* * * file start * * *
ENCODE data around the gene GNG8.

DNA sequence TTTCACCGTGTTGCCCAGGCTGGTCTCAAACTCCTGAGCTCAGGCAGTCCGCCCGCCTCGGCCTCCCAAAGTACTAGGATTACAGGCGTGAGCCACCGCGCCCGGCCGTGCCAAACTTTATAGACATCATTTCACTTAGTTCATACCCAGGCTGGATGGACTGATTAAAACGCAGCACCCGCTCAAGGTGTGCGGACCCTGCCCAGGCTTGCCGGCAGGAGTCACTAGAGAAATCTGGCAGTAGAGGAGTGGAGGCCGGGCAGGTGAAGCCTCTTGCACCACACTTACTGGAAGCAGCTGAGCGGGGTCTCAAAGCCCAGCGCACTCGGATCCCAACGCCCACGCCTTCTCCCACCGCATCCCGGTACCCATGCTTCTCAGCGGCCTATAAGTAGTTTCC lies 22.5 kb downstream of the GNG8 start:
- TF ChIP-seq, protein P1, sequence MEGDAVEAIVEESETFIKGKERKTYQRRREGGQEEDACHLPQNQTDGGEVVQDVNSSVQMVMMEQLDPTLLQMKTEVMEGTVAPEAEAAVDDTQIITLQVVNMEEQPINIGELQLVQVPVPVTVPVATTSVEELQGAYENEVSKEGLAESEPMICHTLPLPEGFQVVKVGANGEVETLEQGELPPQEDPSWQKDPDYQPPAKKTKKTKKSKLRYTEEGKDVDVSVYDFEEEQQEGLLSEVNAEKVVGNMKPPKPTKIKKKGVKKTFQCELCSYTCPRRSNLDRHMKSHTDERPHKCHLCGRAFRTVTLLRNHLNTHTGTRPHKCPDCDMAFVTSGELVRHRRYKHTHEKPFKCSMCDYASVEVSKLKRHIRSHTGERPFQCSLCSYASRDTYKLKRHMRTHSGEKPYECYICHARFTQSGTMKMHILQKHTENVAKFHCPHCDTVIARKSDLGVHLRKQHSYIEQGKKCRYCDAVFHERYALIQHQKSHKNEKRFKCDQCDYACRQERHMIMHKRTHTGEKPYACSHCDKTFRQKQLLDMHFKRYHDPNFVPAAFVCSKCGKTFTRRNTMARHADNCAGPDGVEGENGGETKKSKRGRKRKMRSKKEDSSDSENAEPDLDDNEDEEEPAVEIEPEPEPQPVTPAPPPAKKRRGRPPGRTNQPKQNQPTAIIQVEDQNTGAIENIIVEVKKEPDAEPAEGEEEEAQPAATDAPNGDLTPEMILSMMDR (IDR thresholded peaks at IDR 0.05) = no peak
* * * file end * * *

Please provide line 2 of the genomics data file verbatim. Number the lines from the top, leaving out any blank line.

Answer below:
DNA sequence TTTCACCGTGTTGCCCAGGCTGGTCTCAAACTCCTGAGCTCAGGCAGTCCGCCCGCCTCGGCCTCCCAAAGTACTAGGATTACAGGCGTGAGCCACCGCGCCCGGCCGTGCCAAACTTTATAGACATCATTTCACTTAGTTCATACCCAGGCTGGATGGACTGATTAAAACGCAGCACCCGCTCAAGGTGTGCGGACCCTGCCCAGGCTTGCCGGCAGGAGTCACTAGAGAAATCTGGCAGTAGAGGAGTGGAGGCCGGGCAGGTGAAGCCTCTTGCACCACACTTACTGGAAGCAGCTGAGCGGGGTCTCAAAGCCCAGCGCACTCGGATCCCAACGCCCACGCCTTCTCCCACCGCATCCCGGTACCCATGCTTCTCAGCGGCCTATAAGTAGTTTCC lies 22.5 kb downstream of the GNG8 start: